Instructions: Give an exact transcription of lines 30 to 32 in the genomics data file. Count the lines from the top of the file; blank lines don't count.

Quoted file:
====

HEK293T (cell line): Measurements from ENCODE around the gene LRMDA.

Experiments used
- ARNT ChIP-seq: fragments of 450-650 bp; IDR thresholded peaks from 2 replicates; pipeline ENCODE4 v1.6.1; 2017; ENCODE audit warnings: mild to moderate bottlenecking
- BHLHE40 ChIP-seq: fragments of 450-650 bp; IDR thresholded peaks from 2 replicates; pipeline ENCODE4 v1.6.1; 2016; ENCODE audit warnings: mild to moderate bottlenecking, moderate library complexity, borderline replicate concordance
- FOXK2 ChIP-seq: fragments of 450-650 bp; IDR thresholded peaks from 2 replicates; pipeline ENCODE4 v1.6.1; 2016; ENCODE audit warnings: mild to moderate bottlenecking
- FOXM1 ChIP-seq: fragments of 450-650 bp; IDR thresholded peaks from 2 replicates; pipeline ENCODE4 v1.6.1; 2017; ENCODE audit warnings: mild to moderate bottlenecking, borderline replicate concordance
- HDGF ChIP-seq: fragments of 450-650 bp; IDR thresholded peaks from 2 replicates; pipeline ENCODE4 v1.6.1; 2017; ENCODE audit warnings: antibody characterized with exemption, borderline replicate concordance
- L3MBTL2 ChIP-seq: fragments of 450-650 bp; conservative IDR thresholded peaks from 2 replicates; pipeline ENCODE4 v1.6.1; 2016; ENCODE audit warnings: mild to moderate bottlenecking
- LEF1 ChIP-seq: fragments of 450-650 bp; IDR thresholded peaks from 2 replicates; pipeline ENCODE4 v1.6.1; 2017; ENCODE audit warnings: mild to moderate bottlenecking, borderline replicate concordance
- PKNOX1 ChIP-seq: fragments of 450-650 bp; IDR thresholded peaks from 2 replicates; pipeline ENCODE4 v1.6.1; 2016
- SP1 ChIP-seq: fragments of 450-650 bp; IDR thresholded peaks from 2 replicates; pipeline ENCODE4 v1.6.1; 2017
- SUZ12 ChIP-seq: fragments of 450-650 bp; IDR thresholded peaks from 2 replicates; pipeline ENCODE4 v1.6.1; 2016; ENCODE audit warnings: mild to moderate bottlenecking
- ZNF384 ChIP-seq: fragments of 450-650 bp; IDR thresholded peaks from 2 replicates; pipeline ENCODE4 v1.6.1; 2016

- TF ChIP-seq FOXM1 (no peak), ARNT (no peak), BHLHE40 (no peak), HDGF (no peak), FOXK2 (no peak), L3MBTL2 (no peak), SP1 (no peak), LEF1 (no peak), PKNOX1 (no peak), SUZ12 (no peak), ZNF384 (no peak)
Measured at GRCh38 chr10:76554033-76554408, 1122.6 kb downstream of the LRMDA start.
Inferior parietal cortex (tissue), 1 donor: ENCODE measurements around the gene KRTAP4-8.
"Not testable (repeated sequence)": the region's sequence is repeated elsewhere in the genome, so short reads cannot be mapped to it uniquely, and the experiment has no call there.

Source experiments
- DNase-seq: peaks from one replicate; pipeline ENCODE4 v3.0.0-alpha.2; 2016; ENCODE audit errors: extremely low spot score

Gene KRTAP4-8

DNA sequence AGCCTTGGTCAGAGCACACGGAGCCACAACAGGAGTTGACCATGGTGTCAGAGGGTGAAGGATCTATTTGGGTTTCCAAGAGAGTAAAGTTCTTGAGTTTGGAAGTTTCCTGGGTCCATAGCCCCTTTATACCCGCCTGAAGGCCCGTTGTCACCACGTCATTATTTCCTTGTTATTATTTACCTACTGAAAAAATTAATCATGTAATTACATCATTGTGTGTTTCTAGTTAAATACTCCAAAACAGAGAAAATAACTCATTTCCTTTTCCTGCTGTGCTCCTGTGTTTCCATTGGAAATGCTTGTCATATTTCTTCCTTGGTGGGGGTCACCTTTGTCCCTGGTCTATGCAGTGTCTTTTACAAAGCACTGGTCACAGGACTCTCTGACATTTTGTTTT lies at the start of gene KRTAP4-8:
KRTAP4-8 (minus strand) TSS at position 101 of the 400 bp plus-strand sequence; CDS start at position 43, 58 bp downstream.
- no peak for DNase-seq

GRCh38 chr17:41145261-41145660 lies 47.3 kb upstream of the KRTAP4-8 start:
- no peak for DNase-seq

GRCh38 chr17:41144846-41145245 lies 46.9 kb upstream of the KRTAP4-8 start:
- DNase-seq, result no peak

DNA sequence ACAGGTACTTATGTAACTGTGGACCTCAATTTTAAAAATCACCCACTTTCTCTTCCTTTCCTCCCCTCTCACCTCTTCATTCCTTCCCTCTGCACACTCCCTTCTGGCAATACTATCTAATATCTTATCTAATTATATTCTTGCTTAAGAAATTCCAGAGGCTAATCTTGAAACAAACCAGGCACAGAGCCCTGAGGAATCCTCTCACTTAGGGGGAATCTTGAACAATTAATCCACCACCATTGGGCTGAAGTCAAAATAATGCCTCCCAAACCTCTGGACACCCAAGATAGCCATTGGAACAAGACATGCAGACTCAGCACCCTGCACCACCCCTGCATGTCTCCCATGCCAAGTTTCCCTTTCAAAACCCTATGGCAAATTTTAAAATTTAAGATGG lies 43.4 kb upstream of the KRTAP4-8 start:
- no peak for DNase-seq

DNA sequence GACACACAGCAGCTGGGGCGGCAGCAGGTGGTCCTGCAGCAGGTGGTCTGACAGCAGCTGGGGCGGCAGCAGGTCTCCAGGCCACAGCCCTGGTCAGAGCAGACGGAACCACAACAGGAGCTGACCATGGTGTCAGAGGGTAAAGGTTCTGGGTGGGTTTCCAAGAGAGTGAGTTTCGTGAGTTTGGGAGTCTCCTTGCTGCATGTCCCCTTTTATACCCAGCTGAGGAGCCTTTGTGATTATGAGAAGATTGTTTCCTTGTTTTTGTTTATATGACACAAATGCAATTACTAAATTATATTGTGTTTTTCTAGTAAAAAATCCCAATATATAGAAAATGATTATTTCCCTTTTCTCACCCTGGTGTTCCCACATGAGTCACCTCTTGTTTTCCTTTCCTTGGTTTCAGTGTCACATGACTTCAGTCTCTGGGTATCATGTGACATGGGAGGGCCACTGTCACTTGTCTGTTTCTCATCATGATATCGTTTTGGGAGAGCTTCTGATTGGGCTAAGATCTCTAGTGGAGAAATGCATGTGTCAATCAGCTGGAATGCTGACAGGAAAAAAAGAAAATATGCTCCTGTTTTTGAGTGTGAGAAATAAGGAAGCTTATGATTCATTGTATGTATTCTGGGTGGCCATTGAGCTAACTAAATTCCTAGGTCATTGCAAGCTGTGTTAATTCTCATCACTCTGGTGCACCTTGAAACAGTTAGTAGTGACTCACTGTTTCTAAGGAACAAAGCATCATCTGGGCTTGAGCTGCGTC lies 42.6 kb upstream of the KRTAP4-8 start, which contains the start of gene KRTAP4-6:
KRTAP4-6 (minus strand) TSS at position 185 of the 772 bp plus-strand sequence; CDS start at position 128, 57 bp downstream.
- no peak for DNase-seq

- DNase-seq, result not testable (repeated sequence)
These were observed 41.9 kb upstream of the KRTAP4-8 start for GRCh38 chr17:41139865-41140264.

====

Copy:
DNA sequence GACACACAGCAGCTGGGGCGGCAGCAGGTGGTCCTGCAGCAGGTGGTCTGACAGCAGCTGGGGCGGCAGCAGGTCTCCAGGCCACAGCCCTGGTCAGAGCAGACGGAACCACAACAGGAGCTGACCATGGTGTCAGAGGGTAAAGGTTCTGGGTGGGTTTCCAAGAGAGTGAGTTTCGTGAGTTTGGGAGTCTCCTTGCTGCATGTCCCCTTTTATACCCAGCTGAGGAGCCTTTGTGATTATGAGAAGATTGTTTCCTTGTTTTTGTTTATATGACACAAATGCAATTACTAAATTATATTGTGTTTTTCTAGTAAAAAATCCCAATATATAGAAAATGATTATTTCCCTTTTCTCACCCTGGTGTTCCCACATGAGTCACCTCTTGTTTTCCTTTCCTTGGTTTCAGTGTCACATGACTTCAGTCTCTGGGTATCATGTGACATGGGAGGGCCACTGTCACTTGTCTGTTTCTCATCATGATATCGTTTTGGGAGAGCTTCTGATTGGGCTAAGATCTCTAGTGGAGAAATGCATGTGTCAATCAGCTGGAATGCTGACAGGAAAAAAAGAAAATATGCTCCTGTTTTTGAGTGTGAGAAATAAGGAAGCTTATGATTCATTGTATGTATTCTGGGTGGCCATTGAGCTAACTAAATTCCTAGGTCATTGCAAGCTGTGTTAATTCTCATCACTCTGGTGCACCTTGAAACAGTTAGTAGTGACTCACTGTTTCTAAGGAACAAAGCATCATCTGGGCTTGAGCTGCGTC lies 42.6 kb upstream of the KRTAP4-8 start, which contains the start of gene KRTAP4-6:
KRTAP4-6 (minus strand) TSS at position 185 of the 772 bp plus-strand sequence; CDS start at position 128, 57 bp downstream.
- no peak for DNase-seq